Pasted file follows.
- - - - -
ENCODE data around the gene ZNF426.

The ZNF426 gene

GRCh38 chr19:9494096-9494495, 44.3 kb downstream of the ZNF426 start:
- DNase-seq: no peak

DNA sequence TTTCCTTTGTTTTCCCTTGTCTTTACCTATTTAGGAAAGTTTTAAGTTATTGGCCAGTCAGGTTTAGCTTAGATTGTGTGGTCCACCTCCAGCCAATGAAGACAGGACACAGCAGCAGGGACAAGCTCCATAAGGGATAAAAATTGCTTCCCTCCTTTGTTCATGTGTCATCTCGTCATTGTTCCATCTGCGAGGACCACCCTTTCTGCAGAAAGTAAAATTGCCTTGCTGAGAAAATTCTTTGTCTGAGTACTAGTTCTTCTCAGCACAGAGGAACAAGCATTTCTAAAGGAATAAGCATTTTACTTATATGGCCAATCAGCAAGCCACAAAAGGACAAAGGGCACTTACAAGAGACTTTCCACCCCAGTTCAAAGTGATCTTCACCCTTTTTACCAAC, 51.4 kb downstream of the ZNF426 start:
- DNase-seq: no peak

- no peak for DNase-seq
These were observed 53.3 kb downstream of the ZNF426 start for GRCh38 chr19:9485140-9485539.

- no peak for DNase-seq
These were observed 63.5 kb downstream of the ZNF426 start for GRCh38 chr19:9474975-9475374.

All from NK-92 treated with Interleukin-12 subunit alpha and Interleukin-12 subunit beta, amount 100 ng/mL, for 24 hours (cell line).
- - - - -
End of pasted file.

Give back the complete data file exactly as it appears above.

ENCODE data around the gene ZNF426.

The ZNF426 gene

GRCh38 chr19:9494096-9494495, 44.3 kb downstream of the ZNF426 start:
- DNase-seq: no peak

DNA sequence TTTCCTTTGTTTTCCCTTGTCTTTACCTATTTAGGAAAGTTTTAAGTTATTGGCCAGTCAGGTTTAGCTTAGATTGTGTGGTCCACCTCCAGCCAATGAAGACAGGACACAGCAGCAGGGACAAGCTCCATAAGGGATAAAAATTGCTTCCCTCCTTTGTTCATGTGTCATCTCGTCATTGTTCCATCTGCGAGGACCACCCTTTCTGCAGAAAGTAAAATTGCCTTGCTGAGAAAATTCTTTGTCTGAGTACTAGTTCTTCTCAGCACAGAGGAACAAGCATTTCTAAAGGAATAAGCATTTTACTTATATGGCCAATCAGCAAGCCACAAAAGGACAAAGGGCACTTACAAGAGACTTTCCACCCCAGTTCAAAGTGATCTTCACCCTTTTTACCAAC, 51.4 kb downstream of the ZNF426 start:
- DNase-seq: no peak

- no peak for DNase-seq
These were observed 53.3 kb downstream of the ZNF426 start for GRCh38 chr19:9485140-9485539.

- no peak for DNase-seq
These were observed 63.5 kb downstream of the ZNF426 start for GRCh38 chr19:9474975-9475374.

All from NK-92 treated with Interleukin-12 subunit alpha and Interleukin-12 subunit beta, amount 100 ng/mL, for 24 hours (cell line).